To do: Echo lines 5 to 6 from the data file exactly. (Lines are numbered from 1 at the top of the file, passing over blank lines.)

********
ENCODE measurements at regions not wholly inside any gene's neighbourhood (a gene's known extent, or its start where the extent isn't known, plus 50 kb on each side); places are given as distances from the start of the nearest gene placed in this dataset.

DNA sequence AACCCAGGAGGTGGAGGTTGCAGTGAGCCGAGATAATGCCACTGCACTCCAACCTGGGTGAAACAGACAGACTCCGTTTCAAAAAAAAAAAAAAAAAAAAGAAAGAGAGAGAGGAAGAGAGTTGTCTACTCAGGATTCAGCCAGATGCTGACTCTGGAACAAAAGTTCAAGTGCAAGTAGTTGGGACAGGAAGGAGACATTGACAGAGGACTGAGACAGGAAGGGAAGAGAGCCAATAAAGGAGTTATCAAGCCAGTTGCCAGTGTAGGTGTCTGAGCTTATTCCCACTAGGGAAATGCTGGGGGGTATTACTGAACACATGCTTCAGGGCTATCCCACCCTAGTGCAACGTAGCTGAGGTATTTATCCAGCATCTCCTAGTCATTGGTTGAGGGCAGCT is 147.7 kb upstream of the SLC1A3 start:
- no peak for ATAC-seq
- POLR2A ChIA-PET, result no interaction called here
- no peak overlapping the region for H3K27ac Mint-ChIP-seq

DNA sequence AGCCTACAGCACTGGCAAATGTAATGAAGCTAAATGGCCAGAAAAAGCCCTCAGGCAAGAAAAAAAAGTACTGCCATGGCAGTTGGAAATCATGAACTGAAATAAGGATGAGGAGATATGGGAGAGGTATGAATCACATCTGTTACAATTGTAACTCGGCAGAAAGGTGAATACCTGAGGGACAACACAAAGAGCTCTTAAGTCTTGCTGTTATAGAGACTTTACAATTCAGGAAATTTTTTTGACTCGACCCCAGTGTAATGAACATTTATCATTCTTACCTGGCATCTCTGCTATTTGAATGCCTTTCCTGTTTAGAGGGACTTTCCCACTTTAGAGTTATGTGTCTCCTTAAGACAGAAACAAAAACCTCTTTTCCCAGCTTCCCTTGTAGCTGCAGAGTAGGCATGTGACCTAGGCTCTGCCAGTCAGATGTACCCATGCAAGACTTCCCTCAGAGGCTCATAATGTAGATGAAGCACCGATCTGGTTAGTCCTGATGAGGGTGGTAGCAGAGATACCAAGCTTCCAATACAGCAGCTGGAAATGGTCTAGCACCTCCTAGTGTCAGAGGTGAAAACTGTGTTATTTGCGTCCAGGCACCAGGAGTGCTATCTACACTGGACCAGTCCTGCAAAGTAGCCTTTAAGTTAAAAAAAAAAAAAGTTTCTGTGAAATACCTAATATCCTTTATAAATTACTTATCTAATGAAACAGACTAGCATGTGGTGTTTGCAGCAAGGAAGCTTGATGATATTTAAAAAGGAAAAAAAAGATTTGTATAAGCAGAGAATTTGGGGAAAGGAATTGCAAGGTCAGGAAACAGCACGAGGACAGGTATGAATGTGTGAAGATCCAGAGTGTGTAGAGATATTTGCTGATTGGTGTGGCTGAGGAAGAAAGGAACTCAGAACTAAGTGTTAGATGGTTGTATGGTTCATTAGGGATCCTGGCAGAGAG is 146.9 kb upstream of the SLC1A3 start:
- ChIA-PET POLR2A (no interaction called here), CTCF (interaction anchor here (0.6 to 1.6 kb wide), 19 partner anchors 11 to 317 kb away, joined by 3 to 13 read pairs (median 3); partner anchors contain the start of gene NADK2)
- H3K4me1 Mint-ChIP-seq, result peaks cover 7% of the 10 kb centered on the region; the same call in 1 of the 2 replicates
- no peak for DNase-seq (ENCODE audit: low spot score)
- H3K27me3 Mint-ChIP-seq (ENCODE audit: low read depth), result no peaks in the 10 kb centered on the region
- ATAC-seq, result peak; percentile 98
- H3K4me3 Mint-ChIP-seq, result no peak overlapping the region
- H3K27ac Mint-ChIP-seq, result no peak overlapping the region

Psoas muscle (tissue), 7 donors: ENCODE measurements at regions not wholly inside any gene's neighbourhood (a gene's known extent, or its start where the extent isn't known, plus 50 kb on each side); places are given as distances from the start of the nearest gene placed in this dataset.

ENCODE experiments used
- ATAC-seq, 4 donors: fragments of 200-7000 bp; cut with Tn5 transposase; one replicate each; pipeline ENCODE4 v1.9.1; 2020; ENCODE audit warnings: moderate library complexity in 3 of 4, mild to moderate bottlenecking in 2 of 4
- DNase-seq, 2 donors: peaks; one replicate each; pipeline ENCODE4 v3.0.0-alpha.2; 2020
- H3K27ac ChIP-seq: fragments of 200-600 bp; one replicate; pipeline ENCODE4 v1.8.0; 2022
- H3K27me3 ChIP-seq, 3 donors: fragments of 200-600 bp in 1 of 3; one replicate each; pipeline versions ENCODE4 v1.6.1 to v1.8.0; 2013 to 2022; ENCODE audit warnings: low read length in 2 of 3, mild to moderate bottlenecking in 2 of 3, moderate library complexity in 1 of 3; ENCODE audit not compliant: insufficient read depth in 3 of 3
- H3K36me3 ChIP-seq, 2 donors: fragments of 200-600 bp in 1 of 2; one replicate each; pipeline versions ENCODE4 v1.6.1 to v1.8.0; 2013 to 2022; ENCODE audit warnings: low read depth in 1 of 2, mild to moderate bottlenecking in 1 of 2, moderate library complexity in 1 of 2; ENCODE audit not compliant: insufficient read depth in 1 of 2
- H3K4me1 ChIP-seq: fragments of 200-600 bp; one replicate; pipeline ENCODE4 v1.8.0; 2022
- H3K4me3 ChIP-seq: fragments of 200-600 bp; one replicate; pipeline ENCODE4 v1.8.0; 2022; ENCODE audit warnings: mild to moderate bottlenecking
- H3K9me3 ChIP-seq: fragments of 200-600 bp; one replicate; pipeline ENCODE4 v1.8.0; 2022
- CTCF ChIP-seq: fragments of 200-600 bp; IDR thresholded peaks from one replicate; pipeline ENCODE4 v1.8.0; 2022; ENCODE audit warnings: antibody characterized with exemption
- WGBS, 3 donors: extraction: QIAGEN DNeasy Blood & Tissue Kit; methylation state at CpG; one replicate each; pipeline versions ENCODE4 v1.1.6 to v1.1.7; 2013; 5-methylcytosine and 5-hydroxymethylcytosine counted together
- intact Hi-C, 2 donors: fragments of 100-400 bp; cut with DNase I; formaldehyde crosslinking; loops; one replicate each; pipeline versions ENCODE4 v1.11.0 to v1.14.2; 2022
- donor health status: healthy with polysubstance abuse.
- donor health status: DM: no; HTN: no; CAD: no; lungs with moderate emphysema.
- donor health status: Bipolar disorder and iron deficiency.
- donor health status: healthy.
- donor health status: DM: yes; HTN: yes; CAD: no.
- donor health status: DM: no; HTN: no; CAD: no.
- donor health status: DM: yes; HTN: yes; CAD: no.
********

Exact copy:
- no peak overlapping the region for H3K27ac Mint-ChIP-seq

DNA sequence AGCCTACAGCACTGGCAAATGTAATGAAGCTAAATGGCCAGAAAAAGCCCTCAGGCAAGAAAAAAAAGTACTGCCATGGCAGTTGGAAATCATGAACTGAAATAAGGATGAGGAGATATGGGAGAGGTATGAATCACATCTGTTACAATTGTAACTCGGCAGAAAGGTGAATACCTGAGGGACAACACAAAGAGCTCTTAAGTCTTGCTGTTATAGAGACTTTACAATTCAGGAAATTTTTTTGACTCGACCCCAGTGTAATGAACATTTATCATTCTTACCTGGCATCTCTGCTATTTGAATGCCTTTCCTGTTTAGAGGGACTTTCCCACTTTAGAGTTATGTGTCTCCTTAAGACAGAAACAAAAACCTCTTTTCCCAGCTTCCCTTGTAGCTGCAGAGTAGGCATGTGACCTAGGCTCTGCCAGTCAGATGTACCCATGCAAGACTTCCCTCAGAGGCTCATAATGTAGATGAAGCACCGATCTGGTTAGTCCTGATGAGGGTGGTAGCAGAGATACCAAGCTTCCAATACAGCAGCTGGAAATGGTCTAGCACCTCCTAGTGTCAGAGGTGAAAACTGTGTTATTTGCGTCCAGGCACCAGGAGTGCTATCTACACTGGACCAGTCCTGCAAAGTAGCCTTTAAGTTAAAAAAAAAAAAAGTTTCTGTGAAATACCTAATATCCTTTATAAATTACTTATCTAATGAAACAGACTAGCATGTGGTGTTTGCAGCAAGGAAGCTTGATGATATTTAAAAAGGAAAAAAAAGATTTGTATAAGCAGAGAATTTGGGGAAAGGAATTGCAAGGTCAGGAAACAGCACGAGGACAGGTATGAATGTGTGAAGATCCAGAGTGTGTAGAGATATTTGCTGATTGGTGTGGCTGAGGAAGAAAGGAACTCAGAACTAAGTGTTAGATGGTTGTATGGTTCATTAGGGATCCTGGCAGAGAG is 146.9 kb upstream of the SLC1A3 start: